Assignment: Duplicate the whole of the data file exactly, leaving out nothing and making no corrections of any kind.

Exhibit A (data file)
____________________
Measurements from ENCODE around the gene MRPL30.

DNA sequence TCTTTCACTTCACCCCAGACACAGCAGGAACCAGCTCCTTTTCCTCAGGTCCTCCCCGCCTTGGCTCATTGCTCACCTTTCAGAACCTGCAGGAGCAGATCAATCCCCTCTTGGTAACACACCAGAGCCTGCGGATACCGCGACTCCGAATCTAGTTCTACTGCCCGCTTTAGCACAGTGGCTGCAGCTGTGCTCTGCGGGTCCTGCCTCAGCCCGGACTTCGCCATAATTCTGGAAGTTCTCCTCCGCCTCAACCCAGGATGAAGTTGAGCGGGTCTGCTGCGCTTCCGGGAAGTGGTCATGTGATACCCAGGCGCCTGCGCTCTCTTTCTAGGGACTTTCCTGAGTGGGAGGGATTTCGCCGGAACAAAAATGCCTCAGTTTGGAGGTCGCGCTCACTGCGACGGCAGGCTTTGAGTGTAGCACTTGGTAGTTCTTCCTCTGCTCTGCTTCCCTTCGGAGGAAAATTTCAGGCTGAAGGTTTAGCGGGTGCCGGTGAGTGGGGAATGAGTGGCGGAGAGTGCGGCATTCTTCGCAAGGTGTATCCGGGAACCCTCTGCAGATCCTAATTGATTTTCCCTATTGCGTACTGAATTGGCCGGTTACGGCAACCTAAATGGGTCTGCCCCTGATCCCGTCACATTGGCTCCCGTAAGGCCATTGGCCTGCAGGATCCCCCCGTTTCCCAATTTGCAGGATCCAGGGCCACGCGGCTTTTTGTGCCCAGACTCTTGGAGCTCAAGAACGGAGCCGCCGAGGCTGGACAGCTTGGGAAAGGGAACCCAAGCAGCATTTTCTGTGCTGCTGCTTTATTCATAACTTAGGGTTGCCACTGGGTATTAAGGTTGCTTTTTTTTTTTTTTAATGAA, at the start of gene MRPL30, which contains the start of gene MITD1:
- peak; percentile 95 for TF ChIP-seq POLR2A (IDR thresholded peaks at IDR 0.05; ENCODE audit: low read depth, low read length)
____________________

Measurements from ENCODE around the gene MRPL30.

DNA sequence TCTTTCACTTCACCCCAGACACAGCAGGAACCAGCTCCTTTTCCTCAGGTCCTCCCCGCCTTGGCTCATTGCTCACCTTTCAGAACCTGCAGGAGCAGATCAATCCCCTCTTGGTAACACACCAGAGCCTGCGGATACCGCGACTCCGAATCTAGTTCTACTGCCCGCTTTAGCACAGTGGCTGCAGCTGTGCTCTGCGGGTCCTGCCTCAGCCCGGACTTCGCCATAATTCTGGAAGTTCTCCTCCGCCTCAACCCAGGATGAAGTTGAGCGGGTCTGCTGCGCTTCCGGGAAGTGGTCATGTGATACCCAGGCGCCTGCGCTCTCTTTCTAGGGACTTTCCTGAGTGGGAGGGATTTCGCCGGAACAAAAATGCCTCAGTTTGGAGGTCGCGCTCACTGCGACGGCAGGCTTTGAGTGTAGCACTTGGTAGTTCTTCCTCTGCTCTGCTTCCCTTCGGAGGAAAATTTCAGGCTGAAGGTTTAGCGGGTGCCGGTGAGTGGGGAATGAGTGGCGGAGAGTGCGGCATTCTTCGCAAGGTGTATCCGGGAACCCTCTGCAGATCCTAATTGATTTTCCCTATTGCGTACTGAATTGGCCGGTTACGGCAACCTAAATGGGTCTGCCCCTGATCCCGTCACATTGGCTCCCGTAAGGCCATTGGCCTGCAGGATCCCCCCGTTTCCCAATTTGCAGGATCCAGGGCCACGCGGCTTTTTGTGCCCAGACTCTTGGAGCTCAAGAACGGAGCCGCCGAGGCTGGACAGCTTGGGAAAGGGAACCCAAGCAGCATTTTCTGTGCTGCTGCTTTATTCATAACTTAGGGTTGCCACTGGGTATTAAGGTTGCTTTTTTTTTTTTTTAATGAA, at the start of gene MRPL30, which contains the start of gene MITD1:
- peak; percentile 95 for TF ChIP-seq POLR2A (IDR thresholded peaks at IDR 0.05; ENCODE audit: low read depth, low read length)